And a decade ago, the sum total of my current political beliefs would place me squarely within the confines of the term “conservative.” Now, I’m not so sure…because as I catch the flak that I have from time to time from people who are, ostensibly, my “fellow conservatives”, I have come to wonder just what it means, in 2022, to be called a “conservative”. When I occasionally wade into an online “conservative” conversation and express a viewpoint that doesn’t hew to the (usually extremely narrow) viewpoint being espoused by the other commentors, I experience what has come to be predictable feedback:

  • It’s assumed I’m a liberal/Democrat/progressive/Biden supporter (nope).
  • It’s assumed I’m “woke”, the contemporary pejorative-du-jour for the reactors-not-thinkers of the “conservative” side.
  • I’m called a “RINO” (again, nope, ’cause you gotta be an “R” to be a “RINO).
  • Or, sometimes, I’m called derogatory and nasty names by complete strangers (reminding us to be careful of whom we set up as our heroes, for we will often become like them. The one who has ears to hear, let him hear.).

And so I readily and happily continue to call myself a conservative*, but I will not

  • Think in slogans, converse in cliches, and argue in memes
  • Disable my baloney detector when listening to conservatives
  • Switch off my ability to think for myself, even when that thinking leads me to a different conclusion than other “conservatives”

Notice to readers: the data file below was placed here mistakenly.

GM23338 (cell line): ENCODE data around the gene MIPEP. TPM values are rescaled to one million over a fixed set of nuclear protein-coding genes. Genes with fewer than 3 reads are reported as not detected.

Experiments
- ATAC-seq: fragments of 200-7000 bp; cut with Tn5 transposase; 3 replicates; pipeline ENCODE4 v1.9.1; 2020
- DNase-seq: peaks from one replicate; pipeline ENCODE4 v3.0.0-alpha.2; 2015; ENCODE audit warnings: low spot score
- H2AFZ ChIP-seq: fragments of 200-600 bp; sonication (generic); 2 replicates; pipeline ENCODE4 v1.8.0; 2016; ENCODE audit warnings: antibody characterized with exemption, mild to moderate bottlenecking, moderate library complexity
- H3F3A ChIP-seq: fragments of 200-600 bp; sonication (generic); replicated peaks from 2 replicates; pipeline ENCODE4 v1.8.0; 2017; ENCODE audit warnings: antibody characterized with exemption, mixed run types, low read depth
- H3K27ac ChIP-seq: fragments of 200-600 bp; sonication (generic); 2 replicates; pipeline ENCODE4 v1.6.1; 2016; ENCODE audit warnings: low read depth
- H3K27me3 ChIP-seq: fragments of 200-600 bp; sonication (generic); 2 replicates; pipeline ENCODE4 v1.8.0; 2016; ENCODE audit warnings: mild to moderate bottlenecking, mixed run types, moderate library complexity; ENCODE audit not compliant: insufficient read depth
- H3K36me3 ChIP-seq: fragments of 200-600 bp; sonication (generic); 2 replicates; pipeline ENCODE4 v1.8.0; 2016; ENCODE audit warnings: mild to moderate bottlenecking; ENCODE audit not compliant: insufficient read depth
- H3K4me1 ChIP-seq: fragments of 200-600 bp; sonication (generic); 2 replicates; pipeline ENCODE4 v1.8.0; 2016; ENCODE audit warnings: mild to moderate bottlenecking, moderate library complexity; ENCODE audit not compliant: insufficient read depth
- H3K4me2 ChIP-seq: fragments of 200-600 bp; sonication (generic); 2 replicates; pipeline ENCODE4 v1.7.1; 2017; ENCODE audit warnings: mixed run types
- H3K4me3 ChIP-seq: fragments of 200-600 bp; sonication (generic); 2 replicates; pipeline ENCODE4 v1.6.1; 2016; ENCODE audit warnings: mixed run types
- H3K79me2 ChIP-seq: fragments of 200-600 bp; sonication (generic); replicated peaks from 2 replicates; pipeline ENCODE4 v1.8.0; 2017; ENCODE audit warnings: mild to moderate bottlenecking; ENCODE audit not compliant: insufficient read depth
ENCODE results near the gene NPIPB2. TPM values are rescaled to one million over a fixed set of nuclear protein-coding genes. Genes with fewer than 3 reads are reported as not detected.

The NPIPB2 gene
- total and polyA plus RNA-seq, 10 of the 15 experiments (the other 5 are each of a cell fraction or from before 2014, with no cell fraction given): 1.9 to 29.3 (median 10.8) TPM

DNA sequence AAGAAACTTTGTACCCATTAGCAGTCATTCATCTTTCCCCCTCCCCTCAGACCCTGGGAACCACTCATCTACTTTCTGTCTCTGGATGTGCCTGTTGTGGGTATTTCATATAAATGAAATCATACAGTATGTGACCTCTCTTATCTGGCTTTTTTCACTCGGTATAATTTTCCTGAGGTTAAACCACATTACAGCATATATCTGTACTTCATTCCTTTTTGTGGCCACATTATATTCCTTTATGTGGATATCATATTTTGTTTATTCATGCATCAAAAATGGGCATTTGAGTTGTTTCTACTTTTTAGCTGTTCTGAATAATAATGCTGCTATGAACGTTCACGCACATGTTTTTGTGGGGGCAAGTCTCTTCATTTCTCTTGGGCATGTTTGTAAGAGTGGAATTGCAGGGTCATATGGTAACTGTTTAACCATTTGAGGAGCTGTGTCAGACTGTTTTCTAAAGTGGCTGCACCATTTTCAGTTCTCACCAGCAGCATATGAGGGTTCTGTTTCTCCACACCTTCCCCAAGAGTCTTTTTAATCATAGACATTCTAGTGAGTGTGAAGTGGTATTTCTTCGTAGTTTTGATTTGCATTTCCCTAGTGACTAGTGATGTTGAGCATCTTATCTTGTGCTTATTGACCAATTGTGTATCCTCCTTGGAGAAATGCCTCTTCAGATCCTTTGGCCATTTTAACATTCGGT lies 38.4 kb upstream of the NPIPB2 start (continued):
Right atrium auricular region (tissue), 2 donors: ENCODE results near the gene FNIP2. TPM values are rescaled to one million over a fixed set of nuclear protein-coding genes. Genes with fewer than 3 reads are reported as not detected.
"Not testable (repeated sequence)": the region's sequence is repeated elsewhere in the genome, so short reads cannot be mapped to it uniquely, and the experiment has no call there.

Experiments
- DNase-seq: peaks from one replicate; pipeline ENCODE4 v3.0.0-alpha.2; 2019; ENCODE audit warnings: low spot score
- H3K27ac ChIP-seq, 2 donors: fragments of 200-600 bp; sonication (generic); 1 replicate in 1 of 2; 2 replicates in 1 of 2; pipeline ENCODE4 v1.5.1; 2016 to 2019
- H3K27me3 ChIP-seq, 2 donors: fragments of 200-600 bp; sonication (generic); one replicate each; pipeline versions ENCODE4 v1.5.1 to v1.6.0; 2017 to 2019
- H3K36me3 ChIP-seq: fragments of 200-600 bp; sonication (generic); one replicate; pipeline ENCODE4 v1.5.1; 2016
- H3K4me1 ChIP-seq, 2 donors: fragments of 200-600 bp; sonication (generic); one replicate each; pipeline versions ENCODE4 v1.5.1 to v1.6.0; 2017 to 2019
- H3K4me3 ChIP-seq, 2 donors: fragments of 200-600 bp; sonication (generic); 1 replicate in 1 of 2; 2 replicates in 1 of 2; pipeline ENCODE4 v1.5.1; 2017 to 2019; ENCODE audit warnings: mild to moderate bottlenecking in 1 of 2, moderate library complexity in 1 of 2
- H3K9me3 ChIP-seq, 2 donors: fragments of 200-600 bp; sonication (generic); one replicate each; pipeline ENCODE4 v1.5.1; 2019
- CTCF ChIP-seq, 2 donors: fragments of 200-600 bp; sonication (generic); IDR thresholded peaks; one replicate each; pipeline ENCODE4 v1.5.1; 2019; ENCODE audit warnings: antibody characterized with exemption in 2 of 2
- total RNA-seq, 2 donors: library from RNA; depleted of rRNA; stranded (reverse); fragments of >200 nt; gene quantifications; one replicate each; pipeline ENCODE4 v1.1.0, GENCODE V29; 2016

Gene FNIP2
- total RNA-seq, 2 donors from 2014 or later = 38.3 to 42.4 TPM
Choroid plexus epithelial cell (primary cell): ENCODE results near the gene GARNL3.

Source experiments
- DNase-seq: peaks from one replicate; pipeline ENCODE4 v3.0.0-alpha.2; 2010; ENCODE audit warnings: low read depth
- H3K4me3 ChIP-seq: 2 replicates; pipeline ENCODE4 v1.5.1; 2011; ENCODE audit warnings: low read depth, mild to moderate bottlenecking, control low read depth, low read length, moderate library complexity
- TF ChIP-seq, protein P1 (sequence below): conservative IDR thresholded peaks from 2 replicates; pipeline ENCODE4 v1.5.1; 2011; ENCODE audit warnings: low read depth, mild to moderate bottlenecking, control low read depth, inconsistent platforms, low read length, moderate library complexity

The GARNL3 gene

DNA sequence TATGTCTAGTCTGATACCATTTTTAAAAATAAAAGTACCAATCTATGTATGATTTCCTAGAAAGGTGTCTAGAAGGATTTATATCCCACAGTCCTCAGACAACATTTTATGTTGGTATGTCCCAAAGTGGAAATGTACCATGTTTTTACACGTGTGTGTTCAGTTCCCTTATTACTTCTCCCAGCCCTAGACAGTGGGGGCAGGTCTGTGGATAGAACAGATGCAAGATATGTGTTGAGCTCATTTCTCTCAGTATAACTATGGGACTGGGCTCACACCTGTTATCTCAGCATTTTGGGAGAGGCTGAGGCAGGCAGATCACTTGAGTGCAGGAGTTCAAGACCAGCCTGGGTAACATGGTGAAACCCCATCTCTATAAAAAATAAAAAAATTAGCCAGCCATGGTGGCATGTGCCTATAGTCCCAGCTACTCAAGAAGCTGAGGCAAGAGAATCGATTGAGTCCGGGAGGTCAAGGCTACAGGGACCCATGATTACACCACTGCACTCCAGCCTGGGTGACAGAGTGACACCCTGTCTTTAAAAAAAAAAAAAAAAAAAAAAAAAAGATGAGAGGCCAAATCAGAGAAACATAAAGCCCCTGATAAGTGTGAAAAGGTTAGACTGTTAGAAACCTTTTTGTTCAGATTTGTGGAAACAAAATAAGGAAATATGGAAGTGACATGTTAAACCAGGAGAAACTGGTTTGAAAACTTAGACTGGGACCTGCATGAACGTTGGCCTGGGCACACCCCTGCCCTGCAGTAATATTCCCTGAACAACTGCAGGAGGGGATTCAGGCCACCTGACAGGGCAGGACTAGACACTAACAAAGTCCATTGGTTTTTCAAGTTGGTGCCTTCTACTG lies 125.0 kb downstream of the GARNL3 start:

• Behave as though character is functionally irrelevant
  • Subscribe to a personality cult
  • Utter nasty, disrespectful slogans couched in thinly-veiled euphemisms directed at my political opponents
  • Subscribe to implausible conspiracy theories
  • Make it my mission to “own the libs”
  • Pretend the talking heads on conservative tv and radio amount to much more than hyper-biased anger-mongers
  • Attach myself to a political party that nauseates me (what a choice I feel I have today: a party that makes me want to puke, or a party that scares the daylights out of me)
  • Support every grandstanding half-wit that has the “correct consonant” after his/her name
  • Hold to a hypocritical double standard, approving in conservatives the exact same things I condemn in liberals

And in recent times, I’ve seen other “conservatives” do every single one of these exact things and many, many more.

So with this list of things I will not, in 2022, do as a conservative, I wonder, do I still fit within the conservative movement? It’s an honest question, one to which I really don’t know the answer these days. But conceding a little tweak here or there of my beliefs, and a few small shifts in tone and priorities, I believe essentially the very same things I always have; I haven’t moved (enough to matter).

In one sense, it’d be an interesting thing to know. In another–and more important sense–I’m not really sure that I care, at least not today.

And today ain’t lookin’ all that good, either…

*If we are using the definition of “conservative” that was in currency a decade ago or less.